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Forklifts continue to evolve with supply chains

Home Transport & Logistics Commercial & Fleet Forklifts continue to evolve with supply chains

FORKLIFTS have made a considerable impact on material handling since industrial production scaled up drastically between the 17th and 18th centuries. Consequently, there was a need for faster, safer, and more efficient mechanisms for moving materials.

According to Jozua Coetzee (pictured), Eazi Access business development manager: sales and aftersales, “Manufacturers are constantly trying to improve designs for better safety, efficiency, and cost reduction. The materials handling industry has been experiencing significant advancements in automation over the last few years. Automated guided vehicles (AGVs), robotic arms, and conveyor systems are increasingly integrated into warehouses and factories to streamline processes. These technologies are reducing labour costs, improving efficiency, and enhancing safety.”

Moreover, the emergence of artificial intelligence and machine learning is enabling more sophisticated automation, with systems capable of autonomous decision-making and adapting to changing conditions. The ongoing development of Industry 4.0 principles is further driving the adoption of automation in materials handling, promising a future where smart factories and warehouses operate seamlessly.

In our roadmap towards a smart future, decarbonisation is increasingly playing a crucial role in the forklift industry as companies seek to reduce their carbon footprint and meet sustainability goals. Several key factors illustrate this:

  • Electric forklift adoption: There’s a growing shift towards electric forklifts, which produce zero emissions at the point of use. These forklifts are powered by batteries, making them more environmentally friendly compared to traditional internal combustion engine forklifts running on fossil fuels. Electric forklifts are also quieter and have lower operating costs in the long run.
  • Hydrogen fuel cells: Hydrogen fuel cell-powered forklifts have gained attention as a decarbonisation solution. They offer the advantage of quick refuelling and longer operating hours compared to battery-powered forklifts, improving efficiencies. Companies are exploring hydrogen infrastructure and investing in fuel cell technology to reduce emissions.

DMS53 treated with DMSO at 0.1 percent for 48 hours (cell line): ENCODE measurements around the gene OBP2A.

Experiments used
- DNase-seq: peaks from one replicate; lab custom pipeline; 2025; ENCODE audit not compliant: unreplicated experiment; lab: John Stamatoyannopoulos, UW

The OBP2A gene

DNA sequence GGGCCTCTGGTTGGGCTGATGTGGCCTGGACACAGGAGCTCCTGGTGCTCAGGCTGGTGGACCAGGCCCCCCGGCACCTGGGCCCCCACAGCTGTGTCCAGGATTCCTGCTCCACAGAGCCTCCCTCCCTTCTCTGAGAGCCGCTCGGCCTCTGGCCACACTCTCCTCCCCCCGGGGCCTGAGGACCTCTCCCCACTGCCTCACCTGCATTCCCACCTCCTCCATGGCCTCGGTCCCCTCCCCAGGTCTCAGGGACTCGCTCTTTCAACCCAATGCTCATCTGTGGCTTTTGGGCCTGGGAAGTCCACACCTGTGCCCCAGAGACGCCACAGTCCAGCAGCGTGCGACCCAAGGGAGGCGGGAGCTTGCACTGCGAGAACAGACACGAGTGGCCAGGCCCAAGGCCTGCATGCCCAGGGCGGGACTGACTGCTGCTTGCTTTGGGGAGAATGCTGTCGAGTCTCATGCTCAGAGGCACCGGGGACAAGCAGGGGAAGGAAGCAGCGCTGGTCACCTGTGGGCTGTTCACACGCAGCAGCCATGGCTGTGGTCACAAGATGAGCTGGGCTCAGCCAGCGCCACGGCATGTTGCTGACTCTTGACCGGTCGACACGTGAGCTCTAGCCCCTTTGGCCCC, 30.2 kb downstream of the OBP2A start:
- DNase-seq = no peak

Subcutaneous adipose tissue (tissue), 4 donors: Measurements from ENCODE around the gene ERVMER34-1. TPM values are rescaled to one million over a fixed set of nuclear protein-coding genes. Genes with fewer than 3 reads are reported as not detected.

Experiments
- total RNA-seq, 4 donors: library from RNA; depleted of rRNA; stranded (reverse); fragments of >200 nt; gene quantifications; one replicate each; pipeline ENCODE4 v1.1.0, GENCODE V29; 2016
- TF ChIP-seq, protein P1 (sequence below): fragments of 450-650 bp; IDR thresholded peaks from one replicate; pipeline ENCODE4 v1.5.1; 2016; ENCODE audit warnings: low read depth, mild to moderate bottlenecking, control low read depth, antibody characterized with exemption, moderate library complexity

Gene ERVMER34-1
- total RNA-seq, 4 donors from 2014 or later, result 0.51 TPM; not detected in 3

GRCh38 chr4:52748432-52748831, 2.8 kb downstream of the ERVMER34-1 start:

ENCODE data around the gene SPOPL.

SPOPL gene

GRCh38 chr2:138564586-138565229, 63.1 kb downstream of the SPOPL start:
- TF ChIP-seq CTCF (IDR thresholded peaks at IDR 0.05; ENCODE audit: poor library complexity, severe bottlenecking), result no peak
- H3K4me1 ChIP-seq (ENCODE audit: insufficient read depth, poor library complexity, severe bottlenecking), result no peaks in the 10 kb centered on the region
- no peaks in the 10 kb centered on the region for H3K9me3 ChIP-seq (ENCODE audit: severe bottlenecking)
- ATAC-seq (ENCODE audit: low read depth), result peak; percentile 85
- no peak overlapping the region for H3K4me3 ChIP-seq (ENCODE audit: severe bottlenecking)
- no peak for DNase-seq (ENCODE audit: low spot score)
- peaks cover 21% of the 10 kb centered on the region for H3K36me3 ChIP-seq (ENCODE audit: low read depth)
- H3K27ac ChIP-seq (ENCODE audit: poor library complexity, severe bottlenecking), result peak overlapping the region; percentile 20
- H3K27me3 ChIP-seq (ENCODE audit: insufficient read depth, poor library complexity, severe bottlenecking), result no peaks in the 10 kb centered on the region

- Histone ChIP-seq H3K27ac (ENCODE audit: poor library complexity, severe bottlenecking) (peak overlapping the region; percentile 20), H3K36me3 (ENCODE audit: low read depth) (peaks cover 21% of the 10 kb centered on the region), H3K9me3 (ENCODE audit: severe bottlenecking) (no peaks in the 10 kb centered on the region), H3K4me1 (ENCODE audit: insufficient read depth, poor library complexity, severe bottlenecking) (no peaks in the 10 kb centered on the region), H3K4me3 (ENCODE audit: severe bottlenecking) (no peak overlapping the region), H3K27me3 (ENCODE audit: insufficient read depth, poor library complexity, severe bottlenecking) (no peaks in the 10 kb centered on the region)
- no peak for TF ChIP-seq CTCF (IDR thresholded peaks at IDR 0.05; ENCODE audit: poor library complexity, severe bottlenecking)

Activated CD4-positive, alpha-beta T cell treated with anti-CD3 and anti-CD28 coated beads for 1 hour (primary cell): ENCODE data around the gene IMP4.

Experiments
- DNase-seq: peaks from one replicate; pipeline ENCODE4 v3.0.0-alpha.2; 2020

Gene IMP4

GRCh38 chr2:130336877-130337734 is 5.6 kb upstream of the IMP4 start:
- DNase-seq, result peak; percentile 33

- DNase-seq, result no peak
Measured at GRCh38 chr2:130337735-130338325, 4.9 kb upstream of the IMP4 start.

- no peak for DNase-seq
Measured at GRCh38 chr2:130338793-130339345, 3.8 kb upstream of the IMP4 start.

• Sustainability goals: Many companies are setting ambitious sustainability targets, which include reducing greenhouse gas emissions. Switching to cleaner forklift technologies aligns with these goals and contributes to a greener supply chain.
  • Regulatory compliance: In regions with strict emission regulations, such as the European Union, forklift operators are incentivised to transition to low or zero-emission equipment. Compliance with these regulations is driving the adoption of cleaner forklift technologies.
  • Innovations in battery technology: Ongoing advancements in battery technology, including lithium-ion batteries, are increasing the efficiency and range of electric forklifts, making them more attractive to businesses seeking to decarbonise.

In summary, decarbonisation is pushing the forklift industry toward cleaner and more sustainable technologies, including electric and hydrogen fuel cell-powered forklifts. This transition not only reduces carbon emissions but also aligns with broader sustainability initiatives and regulatory requirements.

Eazi Access is a market leader in work-at-height and material handling solutions. The company’s offering includes rental, sales, servicing, and training across a range of industries and applications. “We have partnered with global trusted OEM brands such as Linde Material Handling, one of the world’s largest manufacturers of forklift trucks and warehouse equipment, specialising in industrial trucks, fleet management, driver assistance systems and service offerings. The products of this premium brand allow us to bring in complementary ranges that enable Eazi Access to be a full solutions partner to our customers, supporting their equipment needs and sustainability goals. This is backed by our 23 branches across South Africa and sub-Saharan Africa.” says Coetzee.

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